ING Real Estate Finance has increased its lending to Dutch client Woonhave by almost 50 percent to finance the acquisition of a residential portfolio in Rotterdam.
Woonhave used the facility, enlarged from €112 million to €169 million, to buy the assets from Dutch private investor Van der Vorm. The 10-year loan is cross-collateralised against Woonhave’s total portfolio of over 2,000 residential assets, worth approximately €300 million, putting the loan-to-value in the region of 56 percent.
The financing is the second to close in the last few weeks in the Dutch multifamily sector. ABN Amro completed a €460 million refinancing for Round Hill Capital, which saw the Dutch bank arrange fresh debt with a club of insurance companies, believed to be clients of AXA.
Arie Hubers, managing director at ING REF, said this is the bank’s third transaction with Woonhave since the reidential company launched in 2014, meaning all the investor’s deals to date have been financed by ING. The bank usually lends at 5-7 year tenors but can do some longer-term lending: “We see strong demand from residential investors for longer loans and cheaper pricing is also driving demand for long tenor,” he said.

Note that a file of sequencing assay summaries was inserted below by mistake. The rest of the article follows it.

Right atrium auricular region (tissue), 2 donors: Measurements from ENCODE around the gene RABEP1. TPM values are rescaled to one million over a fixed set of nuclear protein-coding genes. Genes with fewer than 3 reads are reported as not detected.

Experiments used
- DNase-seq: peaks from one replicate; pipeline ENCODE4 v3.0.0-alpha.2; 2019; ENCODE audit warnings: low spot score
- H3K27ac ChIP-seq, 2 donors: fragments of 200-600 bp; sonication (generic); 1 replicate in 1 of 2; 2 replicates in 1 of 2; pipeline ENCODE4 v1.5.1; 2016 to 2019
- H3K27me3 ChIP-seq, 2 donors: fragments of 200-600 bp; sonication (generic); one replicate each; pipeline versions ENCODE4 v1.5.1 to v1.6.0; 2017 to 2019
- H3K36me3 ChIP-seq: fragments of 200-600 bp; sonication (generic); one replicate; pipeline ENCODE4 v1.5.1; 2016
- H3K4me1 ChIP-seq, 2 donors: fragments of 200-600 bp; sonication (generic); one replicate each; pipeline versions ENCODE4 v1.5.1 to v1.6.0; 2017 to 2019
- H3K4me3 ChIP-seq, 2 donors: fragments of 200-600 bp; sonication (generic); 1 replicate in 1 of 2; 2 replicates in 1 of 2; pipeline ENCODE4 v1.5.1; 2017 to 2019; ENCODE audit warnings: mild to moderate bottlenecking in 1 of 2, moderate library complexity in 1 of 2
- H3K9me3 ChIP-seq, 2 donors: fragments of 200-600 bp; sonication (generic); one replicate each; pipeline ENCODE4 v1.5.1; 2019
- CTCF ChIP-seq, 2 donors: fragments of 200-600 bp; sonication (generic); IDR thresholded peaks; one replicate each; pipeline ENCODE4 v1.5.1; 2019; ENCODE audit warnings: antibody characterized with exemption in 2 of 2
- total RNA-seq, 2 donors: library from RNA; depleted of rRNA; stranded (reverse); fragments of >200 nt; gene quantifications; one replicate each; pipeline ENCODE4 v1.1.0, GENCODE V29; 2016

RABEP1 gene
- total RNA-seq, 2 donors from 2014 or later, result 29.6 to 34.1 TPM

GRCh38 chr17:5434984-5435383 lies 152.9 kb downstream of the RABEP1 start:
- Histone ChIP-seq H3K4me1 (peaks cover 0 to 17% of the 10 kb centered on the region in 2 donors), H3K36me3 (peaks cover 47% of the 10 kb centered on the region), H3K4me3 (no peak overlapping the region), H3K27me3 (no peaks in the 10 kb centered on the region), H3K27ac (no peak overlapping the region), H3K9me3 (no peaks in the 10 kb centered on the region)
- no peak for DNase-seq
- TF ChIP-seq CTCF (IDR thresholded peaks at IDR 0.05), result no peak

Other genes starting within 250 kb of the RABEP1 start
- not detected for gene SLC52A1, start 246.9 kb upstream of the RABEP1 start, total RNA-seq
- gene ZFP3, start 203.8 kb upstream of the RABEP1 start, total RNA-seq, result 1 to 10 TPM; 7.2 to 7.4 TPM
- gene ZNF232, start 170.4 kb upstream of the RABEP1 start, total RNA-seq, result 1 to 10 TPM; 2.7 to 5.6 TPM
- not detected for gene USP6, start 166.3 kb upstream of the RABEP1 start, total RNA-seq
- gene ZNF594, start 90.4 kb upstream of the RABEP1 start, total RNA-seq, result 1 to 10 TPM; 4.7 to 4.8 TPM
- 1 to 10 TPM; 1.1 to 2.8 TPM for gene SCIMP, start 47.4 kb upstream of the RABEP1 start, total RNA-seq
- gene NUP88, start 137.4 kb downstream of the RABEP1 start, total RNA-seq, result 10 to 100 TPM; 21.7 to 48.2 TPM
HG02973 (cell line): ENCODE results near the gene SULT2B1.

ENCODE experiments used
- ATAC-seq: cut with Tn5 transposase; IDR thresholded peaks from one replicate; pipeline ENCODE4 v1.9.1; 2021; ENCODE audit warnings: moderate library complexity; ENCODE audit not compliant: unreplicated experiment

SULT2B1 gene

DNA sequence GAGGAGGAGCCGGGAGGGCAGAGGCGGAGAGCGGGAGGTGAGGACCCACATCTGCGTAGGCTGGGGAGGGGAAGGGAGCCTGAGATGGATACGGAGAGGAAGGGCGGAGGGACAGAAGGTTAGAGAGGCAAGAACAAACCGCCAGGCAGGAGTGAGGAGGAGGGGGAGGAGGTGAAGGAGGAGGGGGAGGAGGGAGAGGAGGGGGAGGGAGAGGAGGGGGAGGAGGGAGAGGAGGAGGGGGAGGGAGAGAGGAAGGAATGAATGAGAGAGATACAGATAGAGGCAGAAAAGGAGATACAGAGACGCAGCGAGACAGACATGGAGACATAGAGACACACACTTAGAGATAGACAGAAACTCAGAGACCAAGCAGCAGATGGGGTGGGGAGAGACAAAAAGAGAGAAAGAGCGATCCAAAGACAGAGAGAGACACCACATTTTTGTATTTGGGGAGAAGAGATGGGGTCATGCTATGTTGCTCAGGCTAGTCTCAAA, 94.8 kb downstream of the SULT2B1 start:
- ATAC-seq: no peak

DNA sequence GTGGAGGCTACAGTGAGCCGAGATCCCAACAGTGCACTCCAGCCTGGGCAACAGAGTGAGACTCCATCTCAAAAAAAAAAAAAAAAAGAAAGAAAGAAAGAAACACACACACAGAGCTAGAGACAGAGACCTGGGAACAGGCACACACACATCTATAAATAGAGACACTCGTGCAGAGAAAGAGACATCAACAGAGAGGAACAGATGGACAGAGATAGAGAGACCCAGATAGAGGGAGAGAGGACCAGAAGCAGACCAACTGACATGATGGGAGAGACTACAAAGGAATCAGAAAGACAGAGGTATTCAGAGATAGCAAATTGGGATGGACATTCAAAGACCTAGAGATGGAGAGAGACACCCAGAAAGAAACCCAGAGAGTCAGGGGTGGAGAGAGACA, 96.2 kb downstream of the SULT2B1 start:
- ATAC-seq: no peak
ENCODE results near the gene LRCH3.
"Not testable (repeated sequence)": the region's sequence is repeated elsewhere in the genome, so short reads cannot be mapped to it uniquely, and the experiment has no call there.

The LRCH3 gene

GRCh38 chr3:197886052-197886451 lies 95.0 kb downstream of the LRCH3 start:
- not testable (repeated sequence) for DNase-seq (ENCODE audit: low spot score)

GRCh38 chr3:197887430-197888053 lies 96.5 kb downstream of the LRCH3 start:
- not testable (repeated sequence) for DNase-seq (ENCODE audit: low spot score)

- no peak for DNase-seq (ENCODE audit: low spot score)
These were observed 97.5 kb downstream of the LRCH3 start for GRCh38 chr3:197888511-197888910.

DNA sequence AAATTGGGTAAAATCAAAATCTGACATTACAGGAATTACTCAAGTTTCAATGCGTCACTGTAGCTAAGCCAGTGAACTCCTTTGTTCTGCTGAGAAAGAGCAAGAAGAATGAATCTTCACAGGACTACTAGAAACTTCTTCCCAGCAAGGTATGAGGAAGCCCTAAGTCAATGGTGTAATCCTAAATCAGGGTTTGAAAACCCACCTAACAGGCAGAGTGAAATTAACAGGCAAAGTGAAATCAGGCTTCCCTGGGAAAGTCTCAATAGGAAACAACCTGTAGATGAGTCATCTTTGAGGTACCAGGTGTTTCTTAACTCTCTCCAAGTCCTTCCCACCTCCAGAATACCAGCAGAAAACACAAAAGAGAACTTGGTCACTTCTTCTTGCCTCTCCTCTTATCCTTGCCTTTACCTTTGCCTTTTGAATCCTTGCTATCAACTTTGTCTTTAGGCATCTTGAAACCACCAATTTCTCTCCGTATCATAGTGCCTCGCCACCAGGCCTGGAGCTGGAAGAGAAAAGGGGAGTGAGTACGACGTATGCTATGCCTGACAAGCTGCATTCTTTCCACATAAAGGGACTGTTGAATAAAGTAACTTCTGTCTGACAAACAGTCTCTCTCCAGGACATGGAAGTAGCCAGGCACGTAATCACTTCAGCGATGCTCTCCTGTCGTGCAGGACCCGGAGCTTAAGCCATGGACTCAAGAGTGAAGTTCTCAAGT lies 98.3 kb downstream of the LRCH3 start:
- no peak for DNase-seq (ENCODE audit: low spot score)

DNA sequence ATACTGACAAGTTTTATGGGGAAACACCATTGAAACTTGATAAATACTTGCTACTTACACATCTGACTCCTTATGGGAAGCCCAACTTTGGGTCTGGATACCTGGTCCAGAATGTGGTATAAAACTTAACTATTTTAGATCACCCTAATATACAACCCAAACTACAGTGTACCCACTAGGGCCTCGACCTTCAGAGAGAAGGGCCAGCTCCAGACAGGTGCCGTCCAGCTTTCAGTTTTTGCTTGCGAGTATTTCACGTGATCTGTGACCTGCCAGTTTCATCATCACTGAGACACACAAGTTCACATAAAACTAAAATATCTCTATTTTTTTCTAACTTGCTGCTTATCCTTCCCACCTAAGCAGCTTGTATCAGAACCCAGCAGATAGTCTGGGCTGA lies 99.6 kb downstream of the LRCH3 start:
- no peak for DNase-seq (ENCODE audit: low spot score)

However, as with the ABN Amro refinancing, Hubers said he could see the potential for more debt capital coming into the residential sector from institutional investors. “Banks are a bit reluctant to go to longer tenors and we do see that, that is, more insurance money, happening in the future.”
Hubers didn’t comment on the pricing for Woonhave but said that margins have been falling for senior debt for residential standing investments, to the 120-150 bps range. “The recovery of the Dutch real estate market was lagging neighbouring countries and margins here were a bit higher. But what we have seen is German banks being very interested in financing residential at low leverage in the Netherlands, pushing down pricing by 30-40 basis points over the last 18 months.”
Woonhave, with a local team led by managing partner Mark van den Berg, specialises in investing in single family homes and apartments in the Randstad area which lease for €700-€1,000 per month at the lower end of the liberalised rental sector. It is backed by international institutional equity, from Aevitas Capital, which in turn is backed by giant US endowment fund, Washington State Investment Board.